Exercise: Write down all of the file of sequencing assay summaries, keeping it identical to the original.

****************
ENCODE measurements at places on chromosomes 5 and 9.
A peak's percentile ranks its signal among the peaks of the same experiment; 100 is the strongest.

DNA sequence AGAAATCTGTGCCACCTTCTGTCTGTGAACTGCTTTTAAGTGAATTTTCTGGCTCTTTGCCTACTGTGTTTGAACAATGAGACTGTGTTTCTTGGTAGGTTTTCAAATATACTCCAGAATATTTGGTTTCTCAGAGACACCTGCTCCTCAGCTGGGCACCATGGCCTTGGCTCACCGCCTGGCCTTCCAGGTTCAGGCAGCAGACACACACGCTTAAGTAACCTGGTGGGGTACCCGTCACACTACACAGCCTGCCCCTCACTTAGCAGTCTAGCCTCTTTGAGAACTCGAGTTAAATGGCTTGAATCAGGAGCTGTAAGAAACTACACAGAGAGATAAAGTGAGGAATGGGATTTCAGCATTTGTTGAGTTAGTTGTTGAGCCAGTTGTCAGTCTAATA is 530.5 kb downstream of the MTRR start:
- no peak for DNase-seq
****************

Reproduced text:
ENCODE measurements at places on chromosomes 5 and 9.
A peak's percentile ranks its signal among the peaks of the same experiment; 100 is the strongest.

DNA sequence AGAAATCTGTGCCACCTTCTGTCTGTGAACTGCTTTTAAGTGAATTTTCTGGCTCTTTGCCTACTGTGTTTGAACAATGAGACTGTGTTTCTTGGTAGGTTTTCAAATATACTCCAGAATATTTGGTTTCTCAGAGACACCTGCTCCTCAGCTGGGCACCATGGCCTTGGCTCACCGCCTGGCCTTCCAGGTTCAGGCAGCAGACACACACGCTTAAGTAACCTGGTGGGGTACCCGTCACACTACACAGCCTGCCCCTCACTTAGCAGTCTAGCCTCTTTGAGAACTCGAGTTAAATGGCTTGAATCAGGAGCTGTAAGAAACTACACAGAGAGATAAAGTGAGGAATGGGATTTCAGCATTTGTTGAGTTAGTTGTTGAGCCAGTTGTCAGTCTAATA is 530.5 kb downstream of the MTRR start:
- no peak for DNase-seq